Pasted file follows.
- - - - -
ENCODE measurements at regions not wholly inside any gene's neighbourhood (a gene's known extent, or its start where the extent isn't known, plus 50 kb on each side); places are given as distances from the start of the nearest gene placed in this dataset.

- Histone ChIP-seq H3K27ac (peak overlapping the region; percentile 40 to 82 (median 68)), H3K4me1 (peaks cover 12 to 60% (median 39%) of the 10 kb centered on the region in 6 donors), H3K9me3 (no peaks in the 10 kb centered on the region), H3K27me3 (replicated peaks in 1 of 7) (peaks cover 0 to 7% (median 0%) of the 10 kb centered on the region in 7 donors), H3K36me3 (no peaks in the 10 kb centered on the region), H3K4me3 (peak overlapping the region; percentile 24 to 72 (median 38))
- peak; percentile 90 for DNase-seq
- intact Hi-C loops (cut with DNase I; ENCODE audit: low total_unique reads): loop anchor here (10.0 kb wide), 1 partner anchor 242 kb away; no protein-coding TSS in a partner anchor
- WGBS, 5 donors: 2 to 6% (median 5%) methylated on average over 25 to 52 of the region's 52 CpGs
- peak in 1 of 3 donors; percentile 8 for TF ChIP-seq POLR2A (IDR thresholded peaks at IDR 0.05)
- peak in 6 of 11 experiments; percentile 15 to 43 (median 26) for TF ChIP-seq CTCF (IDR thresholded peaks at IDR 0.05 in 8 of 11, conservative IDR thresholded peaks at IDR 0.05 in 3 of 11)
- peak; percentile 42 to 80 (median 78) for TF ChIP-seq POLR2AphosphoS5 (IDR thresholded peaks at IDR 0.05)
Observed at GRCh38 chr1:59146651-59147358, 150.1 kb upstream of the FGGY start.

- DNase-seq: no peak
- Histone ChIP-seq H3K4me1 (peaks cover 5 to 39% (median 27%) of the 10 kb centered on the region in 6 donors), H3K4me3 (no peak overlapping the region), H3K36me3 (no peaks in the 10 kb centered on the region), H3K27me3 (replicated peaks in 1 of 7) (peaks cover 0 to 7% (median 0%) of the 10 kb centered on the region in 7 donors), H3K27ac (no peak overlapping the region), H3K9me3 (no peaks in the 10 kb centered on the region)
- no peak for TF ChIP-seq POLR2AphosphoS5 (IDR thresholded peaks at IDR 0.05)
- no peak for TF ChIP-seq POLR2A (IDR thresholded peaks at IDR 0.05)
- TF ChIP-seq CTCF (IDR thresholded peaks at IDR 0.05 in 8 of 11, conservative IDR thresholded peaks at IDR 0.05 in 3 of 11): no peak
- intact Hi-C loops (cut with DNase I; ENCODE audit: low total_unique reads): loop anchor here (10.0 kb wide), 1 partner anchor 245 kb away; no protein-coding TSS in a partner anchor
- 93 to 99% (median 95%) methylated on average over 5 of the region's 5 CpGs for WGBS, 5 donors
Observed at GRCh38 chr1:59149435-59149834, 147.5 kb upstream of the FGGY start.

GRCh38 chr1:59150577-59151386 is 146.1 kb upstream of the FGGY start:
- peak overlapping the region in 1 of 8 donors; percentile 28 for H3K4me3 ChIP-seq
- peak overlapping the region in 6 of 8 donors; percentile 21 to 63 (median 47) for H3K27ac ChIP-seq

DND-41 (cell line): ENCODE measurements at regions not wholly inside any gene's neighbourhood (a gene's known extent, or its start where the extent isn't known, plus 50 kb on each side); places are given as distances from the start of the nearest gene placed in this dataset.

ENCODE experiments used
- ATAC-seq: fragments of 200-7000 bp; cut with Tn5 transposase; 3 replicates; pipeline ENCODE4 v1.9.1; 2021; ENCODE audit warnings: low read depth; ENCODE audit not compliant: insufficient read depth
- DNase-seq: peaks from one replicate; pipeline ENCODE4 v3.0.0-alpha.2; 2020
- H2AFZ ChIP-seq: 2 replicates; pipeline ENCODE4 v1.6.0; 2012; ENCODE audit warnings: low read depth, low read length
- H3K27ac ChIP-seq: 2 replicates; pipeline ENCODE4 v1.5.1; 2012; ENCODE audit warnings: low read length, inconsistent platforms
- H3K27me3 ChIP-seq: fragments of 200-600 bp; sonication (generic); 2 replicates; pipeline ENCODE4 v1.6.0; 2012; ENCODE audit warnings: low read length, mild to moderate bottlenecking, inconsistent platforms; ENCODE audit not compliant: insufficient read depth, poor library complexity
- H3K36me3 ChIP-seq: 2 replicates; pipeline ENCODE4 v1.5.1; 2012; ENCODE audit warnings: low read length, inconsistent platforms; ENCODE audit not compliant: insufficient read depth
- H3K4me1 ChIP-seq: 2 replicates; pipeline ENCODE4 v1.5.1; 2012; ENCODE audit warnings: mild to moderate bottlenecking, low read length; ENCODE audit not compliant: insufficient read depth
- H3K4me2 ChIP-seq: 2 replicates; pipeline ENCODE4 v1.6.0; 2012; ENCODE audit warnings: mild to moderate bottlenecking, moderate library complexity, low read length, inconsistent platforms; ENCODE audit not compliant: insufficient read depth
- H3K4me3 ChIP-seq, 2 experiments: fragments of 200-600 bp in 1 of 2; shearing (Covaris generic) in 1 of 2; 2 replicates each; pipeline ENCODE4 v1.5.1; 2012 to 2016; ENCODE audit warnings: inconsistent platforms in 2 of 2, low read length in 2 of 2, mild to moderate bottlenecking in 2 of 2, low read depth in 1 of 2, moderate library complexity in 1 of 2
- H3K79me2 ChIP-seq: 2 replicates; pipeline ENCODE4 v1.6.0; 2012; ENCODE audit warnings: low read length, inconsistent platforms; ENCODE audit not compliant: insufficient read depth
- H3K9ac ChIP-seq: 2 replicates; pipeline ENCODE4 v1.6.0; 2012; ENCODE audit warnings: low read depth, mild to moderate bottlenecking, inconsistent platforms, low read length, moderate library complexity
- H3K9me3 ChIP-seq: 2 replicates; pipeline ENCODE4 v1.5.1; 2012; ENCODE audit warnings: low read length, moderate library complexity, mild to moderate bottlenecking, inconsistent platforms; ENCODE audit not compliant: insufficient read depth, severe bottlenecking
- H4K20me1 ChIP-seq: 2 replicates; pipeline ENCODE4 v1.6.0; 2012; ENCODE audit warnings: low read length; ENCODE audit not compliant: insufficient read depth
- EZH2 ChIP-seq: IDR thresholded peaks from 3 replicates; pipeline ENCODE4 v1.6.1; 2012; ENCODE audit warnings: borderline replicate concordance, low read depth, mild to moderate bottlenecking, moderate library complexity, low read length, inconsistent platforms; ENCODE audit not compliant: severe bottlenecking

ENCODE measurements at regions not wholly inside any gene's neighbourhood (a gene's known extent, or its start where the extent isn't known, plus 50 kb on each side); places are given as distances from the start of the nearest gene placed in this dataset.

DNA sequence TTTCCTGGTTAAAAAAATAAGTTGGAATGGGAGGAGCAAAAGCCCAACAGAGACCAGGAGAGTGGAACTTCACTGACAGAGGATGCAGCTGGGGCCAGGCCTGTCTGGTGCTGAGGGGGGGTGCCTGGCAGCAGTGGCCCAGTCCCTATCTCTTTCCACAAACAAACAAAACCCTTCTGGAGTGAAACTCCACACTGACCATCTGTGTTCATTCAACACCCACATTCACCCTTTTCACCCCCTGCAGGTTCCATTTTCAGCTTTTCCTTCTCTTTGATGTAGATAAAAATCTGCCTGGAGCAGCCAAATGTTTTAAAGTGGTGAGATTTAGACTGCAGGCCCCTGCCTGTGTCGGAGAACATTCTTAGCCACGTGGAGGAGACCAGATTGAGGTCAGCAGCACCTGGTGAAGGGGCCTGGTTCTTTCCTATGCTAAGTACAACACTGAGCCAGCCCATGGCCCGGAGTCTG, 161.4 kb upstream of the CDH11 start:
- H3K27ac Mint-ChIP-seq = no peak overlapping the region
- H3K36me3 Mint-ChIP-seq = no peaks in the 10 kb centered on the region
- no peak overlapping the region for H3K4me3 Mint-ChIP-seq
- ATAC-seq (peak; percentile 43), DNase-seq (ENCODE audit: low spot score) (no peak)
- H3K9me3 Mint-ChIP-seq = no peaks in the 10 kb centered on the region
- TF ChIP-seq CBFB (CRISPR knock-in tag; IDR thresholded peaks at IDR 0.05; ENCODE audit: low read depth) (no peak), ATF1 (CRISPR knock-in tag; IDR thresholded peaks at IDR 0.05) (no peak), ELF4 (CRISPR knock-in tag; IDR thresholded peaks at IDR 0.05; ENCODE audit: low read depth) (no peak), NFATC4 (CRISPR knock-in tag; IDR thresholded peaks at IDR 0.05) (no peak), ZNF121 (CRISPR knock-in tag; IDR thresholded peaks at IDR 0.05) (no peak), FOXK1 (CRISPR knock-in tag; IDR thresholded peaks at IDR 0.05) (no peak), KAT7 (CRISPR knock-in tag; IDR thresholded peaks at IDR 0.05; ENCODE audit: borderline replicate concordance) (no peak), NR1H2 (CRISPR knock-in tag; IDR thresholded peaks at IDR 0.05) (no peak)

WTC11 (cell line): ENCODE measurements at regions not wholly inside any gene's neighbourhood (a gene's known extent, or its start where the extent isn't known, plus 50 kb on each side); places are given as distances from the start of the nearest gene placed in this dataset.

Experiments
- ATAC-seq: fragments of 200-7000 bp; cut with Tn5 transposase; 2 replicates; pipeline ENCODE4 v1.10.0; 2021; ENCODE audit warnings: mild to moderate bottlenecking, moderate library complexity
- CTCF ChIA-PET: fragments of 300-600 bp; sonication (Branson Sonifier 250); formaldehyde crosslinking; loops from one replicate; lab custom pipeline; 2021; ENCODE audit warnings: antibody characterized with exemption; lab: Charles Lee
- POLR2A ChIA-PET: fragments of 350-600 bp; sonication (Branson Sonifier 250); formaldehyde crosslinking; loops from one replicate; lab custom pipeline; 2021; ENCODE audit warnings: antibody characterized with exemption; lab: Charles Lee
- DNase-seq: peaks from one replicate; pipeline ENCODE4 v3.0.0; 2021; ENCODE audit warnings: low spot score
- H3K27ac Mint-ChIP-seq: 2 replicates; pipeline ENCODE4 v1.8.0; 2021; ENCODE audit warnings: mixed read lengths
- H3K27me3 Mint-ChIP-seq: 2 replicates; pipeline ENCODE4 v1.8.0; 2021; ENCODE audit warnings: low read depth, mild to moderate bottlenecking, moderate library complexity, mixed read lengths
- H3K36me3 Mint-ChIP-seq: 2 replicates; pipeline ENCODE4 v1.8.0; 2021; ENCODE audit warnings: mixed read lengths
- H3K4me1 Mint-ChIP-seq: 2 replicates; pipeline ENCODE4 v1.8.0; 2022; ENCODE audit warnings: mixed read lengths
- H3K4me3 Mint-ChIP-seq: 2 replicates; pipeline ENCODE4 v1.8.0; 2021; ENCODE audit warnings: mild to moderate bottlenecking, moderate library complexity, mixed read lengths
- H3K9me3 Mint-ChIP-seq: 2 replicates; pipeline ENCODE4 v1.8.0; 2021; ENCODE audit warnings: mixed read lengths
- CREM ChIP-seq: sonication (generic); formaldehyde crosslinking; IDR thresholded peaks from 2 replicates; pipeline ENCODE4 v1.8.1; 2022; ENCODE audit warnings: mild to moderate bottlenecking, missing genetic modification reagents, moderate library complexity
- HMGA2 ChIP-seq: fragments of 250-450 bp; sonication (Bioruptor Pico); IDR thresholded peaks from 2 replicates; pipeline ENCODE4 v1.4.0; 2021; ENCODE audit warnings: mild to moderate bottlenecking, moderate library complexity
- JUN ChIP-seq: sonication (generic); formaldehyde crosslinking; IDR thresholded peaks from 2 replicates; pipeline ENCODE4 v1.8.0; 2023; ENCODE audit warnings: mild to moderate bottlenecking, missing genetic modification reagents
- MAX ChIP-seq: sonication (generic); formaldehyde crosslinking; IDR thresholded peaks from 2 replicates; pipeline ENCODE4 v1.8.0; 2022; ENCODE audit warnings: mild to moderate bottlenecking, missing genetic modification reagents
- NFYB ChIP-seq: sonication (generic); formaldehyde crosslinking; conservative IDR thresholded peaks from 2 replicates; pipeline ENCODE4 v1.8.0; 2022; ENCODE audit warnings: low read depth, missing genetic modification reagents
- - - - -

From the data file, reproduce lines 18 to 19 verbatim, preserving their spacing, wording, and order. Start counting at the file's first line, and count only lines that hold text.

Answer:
GRCh38 chr1:59150577-59151386 is 146.1 kb upstream of the FGGY start:
- peak overlapping the region in 1 of 8 donors; percentile 28 for H3K4me3 ChIP-seq